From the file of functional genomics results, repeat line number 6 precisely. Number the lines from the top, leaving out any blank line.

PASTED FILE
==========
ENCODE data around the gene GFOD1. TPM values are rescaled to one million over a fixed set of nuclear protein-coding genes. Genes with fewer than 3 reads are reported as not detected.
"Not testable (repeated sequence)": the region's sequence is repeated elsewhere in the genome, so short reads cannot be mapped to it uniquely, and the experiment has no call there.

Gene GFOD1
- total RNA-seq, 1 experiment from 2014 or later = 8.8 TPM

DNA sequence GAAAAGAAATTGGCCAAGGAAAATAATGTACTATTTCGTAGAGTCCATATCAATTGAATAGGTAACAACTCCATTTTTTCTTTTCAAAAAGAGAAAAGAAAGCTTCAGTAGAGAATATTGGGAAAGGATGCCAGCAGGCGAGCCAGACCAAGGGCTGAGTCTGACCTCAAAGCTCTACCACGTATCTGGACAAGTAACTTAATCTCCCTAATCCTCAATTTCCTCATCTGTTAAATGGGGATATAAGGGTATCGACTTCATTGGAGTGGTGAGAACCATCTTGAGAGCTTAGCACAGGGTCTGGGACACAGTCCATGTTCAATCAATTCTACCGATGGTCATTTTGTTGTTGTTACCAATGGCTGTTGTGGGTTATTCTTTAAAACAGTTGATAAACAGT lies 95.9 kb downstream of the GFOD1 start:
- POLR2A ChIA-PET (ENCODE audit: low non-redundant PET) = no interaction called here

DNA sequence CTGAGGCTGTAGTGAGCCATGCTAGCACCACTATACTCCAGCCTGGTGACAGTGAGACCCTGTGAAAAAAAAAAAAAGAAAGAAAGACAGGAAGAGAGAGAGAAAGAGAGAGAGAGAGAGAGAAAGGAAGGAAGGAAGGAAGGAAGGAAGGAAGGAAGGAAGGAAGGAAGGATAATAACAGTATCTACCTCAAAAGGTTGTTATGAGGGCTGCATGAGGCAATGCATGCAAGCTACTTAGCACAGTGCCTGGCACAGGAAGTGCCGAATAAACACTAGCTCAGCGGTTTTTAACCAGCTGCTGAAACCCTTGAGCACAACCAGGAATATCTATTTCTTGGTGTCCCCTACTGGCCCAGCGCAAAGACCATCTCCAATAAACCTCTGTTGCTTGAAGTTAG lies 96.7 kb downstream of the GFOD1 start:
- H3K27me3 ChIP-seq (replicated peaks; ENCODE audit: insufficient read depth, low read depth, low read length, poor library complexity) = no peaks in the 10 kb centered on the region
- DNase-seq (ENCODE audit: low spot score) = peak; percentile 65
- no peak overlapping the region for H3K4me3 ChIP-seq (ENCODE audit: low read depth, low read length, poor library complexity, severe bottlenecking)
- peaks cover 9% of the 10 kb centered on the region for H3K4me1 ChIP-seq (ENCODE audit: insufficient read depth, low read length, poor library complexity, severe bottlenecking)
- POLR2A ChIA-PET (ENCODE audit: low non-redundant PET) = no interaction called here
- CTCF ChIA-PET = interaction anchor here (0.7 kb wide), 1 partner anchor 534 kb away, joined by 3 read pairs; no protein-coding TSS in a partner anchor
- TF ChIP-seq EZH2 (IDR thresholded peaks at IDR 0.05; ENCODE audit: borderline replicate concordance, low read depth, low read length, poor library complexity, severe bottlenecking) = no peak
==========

- POLR2A ChIA-PET (ENCODE audit: low non-redundant PET) = no interaction called here